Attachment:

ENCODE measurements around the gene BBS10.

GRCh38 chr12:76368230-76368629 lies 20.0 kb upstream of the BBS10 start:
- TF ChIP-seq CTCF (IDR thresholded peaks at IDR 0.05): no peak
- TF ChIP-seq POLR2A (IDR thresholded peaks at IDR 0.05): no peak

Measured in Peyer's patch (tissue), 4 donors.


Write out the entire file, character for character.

ENCODE measurements around the gene BBS10.

GRCh38 chr12:76368230-76368629 lies 20.0 kb upstream of the BBS10 start:
- TF ChIP-seq CTCF (IDR thresholded peaks at IDR 0.05): no peak
- TF ChIP-seq POLR2A (IDR thresholded peaks at IDR 0.05): no peak

Measured in Peyer's patch (tissue), 4 donors.